As simple as SmartThings and Ring Alarm are, you’ll still face a learning curve to master them, and if your home-control aspirations are basic, you might find it easier to use devices (and the apps that control them) that connect directly to your Wi-Fi network and rely on one of the three platforms mentioned above for integration. It’s worth noting here than the 800-pound gorilla in the smart lighting world—Signify, with its Philips Hue product line—now offers families of smart bulbs that rely on Bluetooth instead of Zigbee, so they don’t require the $50 Hue Bridge.
That said, however, you’re limited to controlling 10 Hue bulbs over Bluetooth. The Hue Bridge is required beyond that, and it’s also required if you set up Hue lightingfixtures, including its outdoor lighting line.
The bottom line on this point: Unless you want to build out a highly sophisticated smart home system, I recommend sticking with products that connect directly to your network via Wi-Fi, rendering a central hub unnecessary.
The downside of installing Wi-Fi only gear is that everything in the house will need to connect directly to your router. If your router isn’t centrally located and your house is spread out, this can create range issues, particularly in areas where interference is heavy: the kitchen, bathrooms, and anything outside.
Your best bet is to check your Wi-Fi coverage both inside and outside the house before you start installing gear. Make a map of dead zones and decide whether you can live with them. If not, you’ll want to consider relocating your router or moving up to a mesh Wi-Fi network with two or more nodes. You can read more about mesh Wi-Fi networks here.
Interference can also be a troubling problem that changes over time. If your next-door neighbor upgrades or moves his router, you may find that an area of the house with a once-solid signal has suddenly become erratic. You can tinker with the Wi-Fi channel settings in your router’s administration tool, but deploying a mesh network is a more sure-fire solution. Netgear even has an Orbi mesh node that can be installed outdoors to cover your backyard.
Many a smart home enthusiast has dreamed of wiring his entire home from top to bottom with smart products. A smart switch in every room and a smart outlet on every wall sounds like a high-tech dream; in reality, it can spiral into a nightmare.
The biggest problem is that while smart gear can be amazingly convenient, it also adds complexity to your environment because all of it must be carefully managed. Does installing 50 firmware updates sound like a great way to spend the weekend? Or troubleshooting that one switch that just won’t suddenly connect properly? Deploying smart speakers all over house, so you don’t need to yell for one to hear you, sounds like a great idea, too—that is, until the speakers have difficulty deciding exactly which one you’re talking to.
In choosing where to install smart gear, think first about necessity. The hard-to-reach socket where you always plug in your Christmas tree is a perfect place for a smart outlet that can be set on a recurring schedule. The kitchen is a great option for voice control, so you don’t need to touch anything with dirty hands. My living room feature is lighted by three lamps which would normally have to be turned off and on individually; with smart bulbs and Alexa, it’s easy to power them on with a couple of spoken words. But does the overhead light in the master closet really need to have any of these features?
And finally, there’s the obvious issue: Smart gear isn’t cheap, and outfitting a large home with smart gear can quickly become exorbitantly expensive. Think about what happens when your gear becomes outdated (and out of warranty)?
The bottom line: While it’s a great idea to install everything you think you’re going to use at the start of your project, don’t overdo it. You can always add on to your system down the road. Install smart gear only where you legitimately know you will use it.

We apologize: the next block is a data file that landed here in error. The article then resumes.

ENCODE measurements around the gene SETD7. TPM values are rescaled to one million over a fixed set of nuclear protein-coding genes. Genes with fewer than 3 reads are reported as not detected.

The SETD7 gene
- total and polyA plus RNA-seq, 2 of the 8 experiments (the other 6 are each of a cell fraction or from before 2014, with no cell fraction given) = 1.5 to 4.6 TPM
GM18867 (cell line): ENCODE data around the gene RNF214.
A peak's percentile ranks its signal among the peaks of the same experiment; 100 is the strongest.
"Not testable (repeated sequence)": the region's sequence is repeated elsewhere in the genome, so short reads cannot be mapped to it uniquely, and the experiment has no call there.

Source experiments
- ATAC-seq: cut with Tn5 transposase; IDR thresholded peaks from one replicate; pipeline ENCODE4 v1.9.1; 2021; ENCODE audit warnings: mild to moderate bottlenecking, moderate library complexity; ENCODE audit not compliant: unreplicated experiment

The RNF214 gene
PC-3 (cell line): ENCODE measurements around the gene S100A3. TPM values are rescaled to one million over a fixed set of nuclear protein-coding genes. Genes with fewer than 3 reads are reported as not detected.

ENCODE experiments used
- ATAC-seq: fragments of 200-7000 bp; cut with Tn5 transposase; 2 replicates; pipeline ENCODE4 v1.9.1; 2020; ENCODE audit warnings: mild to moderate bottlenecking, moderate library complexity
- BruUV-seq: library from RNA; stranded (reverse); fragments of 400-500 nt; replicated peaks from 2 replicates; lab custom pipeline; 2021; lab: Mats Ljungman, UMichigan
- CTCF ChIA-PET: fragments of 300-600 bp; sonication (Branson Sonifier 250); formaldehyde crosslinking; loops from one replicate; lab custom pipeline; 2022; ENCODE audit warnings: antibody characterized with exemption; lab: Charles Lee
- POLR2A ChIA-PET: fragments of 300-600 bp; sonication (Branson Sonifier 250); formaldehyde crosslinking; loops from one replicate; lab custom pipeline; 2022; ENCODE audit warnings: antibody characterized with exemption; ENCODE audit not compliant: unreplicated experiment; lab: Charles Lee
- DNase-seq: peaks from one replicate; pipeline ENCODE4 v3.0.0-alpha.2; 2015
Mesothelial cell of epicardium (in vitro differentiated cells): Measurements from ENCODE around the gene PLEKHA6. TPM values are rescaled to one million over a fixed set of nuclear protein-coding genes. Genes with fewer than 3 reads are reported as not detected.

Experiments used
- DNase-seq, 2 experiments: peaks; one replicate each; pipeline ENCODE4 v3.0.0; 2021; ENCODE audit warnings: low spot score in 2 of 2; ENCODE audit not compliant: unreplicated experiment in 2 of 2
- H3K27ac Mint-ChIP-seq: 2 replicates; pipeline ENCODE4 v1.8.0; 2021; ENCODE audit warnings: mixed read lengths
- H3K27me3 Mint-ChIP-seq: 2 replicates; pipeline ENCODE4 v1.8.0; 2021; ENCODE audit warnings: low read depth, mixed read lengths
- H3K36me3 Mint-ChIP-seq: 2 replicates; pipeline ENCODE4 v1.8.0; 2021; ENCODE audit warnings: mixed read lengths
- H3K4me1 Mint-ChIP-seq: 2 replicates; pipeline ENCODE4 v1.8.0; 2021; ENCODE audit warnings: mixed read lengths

It might sound like common knowledge to suggest you try to stick with a single vendor when it comes to all your switches or light bulbs, but it’s easy to be wooed by a product that promises new features or better performance. Avoid taking the bait: Over time, bouncing from one vendor to the next will leave you managing multiple apps, and you’ll likely get confused about which one goes with which device.
Many smart outlets and switches don’t carry a visible brand logo, so it isn’t always as easy as just checking the hardware itself to see where you should go. (Making matters worse, many smart products use a management app with a name that that has no relation to the hardware’s name.) And while most HomeKit-capable apps can control other vendors’ HomeKit devices, you’ll still usually need the official app to get things set up initially and to perform regular maintenance.
The good news is that TechHive has plenty of buying guides in almost every smart home category to help take the guesswork out of figuring out which brands to build your home around, so you needn’t experiment to find the best products on the market.
By default, many smart products will give themselves a name during setup that consists of generic terms and random digits, none of which will be helpful to you in identifying them later. It’s best to give your gear a short but logical and easy-to-remember name when you first set it up.
Start by giving all the rooms in your house a name in the management app, even if they don’t have any gear in them. (You might install equipment there later.) “Bedroom” is not a good name unless you only have only one. You’ll want to use the most logical but unique names possible here: “Master bedroom,” “Zoe’s bedroom,” “Guest bedroom,” and so on.
Now, when you install a product, standardize names using both the room name and a description of the item—or what the item controls. For example: “Master bedroom overhead lights” for a wall switch or “Office desk lamp” for a smart plug connected to said lamp. In rooms where you have multiple products, you can use a longer descriptor, numerical ID (1, 2, 3…), or something similar. In my living room, the three lamp smart bulbs are named Living room lamp left, center, and right, so if one isn’t working in the app, it’s easy for me to figure out which is which.
Doing this work up front will save you time if and when you connect your gear to a voice assistant. Not only does having a standardized, logical naming system make it easy for you to remember what to say, changing the name of a product in its app generally means having to re-discover the product within your voice assistant app, which is a hassle.